Oh dear, it’s only a couple of days since I posted my review of “The Black Prince” – I promise I’ll be starting the next read tomorrow! Fortunately, my lovely fellow Readalongers held onto their thoughts and shared them as soon as it was up, so there’s already a discussion going on on the review – do add your thoughts to that post, even if you’re coming to the book after January 2019, as I always love to hear what people think.

As well as the discussion on the review, Jo has done another of her excellent Goodreads reviews so do pop and read that here. I particularly enjoyed the quotes she shared at the end of the review.

Peter Rivenberg has come up proper trumps with his covers for this one – he has the Penguin edition after mine, a great US paperback (the very one that was thrown across a room, not by him!) and a collected edition (but when was that published and when did it go up to? Here we go …

The Warner Paperback Library first – who is the chap, and why is Julian meditating with a funny vase? Is it the vase that Bradley breaks bringing back from Bristol? But then how …

As Peter says, the back of the book shows what an event this was:

I have to say I have never seen footnotes on a blurb before – marvellous!

Here’s the Penguin Modern Classic

… and the promises of sex and violence on the back. OK, there is sex and violence, but this is a bit odd, isn’t it?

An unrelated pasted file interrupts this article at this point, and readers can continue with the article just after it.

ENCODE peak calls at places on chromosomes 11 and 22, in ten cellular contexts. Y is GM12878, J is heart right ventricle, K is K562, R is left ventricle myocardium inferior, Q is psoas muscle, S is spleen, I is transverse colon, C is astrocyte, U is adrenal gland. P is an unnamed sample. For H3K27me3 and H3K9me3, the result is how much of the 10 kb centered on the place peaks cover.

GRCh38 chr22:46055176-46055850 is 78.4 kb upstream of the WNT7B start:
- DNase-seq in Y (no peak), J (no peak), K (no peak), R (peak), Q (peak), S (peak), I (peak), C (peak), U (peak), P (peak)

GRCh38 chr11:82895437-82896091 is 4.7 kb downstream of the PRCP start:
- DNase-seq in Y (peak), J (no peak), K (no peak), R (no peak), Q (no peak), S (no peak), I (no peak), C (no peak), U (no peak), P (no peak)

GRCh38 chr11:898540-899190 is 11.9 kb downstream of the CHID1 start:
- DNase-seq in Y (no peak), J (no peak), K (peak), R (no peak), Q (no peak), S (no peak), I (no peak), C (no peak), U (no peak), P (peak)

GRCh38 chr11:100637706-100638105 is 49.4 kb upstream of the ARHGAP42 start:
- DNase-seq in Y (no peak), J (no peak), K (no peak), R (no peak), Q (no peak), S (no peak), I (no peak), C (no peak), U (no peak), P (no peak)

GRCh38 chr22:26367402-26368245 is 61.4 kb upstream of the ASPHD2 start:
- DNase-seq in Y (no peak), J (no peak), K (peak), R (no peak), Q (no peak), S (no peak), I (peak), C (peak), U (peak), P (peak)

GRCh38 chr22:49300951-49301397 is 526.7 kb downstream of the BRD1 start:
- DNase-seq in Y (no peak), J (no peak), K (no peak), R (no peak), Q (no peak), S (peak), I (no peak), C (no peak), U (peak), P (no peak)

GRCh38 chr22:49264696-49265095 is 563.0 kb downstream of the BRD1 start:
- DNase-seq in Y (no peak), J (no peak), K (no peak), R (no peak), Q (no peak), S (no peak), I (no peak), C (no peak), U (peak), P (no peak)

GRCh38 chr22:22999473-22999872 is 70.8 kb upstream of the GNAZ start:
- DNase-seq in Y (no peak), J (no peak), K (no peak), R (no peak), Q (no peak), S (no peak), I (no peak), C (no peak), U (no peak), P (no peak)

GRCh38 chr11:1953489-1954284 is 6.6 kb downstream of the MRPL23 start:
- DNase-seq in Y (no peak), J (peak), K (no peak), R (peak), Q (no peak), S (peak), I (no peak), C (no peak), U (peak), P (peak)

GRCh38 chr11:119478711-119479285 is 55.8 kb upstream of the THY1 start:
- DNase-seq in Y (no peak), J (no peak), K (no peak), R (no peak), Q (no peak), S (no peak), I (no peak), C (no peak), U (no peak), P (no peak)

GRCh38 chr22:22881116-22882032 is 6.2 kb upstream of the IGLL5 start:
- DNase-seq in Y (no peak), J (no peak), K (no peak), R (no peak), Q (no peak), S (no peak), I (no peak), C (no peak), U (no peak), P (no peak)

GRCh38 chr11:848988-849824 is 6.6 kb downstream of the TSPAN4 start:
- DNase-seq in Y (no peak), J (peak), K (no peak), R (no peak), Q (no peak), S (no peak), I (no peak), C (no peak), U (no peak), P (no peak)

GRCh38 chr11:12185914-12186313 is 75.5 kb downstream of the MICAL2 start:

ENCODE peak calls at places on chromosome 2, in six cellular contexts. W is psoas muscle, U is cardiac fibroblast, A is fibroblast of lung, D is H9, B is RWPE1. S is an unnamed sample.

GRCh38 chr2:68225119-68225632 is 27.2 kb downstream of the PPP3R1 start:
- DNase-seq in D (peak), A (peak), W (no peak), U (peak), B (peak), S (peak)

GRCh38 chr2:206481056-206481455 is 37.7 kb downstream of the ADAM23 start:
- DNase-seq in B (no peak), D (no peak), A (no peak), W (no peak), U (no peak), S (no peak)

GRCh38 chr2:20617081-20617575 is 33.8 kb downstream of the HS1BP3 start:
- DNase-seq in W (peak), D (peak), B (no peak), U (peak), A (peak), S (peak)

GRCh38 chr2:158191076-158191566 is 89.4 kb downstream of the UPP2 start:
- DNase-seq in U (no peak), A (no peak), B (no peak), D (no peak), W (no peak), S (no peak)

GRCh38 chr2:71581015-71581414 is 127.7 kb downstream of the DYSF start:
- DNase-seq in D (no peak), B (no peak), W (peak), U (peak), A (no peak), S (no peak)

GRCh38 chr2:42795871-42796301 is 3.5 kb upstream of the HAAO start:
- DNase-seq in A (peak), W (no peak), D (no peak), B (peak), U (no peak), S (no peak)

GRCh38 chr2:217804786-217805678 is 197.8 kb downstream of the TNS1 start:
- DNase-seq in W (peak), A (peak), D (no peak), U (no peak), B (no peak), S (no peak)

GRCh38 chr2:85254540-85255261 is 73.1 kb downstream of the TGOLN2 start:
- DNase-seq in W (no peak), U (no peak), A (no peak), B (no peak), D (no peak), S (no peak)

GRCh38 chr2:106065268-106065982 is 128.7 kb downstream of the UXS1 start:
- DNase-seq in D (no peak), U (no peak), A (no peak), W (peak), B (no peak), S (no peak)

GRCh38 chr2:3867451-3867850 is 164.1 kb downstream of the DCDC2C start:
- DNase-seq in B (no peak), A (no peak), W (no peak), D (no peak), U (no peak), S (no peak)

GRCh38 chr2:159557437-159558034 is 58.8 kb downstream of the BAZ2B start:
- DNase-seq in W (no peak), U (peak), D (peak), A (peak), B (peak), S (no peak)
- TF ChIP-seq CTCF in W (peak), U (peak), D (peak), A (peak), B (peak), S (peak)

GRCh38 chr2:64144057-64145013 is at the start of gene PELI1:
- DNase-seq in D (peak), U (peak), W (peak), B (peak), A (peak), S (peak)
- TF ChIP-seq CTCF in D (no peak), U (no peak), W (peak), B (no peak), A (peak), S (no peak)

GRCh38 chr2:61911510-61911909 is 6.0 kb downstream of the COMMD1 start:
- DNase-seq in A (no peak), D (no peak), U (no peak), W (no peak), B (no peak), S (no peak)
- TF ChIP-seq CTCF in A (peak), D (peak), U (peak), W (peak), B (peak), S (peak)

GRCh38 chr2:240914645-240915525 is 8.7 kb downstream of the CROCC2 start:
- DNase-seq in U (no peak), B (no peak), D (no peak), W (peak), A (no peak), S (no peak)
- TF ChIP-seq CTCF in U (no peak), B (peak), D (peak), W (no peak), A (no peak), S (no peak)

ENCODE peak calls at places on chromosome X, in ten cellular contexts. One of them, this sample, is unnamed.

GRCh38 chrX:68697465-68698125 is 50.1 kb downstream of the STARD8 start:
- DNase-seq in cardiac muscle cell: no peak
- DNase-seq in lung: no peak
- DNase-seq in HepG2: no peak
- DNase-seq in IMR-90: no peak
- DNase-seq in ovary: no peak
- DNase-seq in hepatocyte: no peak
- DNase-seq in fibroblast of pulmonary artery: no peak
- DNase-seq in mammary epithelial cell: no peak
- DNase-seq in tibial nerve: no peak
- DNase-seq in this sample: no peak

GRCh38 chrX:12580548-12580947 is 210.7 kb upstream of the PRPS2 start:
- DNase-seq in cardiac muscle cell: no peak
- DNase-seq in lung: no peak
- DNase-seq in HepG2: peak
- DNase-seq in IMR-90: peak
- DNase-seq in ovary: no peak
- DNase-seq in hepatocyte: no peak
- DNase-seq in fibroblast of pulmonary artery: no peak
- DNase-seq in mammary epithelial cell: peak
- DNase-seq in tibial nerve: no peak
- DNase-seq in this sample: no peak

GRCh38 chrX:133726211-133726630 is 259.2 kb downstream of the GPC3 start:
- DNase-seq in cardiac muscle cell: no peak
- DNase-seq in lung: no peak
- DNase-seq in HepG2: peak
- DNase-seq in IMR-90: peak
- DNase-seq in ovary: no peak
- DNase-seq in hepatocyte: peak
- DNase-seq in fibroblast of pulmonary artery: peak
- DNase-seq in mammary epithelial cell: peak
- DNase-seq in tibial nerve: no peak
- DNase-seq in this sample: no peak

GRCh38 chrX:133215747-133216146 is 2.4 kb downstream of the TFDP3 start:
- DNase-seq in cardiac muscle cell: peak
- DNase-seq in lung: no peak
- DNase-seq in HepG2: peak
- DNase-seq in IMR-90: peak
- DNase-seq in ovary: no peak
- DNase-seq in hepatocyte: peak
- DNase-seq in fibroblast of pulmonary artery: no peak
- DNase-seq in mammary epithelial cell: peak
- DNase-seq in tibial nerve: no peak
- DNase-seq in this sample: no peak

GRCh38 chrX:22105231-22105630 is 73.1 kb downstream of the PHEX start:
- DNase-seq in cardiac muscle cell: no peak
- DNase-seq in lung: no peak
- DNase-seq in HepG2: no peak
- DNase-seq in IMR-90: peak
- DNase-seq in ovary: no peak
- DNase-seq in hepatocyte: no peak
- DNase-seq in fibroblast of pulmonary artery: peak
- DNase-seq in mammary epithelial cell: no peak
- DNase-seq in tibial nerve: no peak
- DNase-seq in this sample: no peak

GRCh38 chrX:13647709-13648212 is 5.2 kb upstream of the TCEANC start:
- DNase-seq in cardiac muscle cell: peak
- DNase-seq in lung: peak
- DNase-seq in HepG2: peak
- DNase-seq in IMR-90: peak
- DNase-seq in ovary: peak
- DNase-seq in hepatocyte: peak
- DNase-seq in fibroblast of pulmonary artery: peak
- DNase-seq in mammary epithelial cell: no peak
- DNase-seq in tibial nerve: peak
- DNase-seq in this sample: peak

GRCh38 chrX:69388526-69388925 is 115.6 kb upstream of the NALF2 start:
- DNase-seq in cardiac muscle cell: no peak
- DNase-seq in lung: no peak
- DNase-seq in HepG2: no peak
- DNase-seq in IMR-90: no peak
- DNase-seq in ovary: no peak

In fact there’s rather too much violence for my liking!

And the lovely colours of that collected edition

and it’s own blurb:

“The Sacred and Profane Love Machine”

I’m not sure what it is about this book, but although I’ve read it at least three times, and probably one more as I have a 1980s copy, I can only ever remember an awful lot of standing on lawns, looking into windows (which hardly distinguishes it from all the other novels) and the shocking thing near the end. So I’m interested to see what I make of it this time round. I did draw a relationship diagram in my notebook last time round which I will try to remember to share.

I have three copies of this: the first edition by Chatto and Windus, a Penguin reprinted in 1984 (so probably bought in about 1986 in my first rush of Murdoch reading) and the Vintage before last, as this is one they didn’t reprint with the red spines (it does at least have an introduction).

I find it interesting that they all have very similar looking and rather fussy cover images – I wonder what other people’s editions show.

A bit of blurb recycling going on as ever, too. Here’s the first edition’s flap:

Then the Penguin:

and then Vintage have read the first edition, I feel …

Are you going to be reading or re-reading “The Sacred and Profane Love Machine” along with me? Are you catching up with the others or have you given up)? What’s your favourite so far? Your least favourite?


You will find a page listing all of these blog posts here, updated as I go along.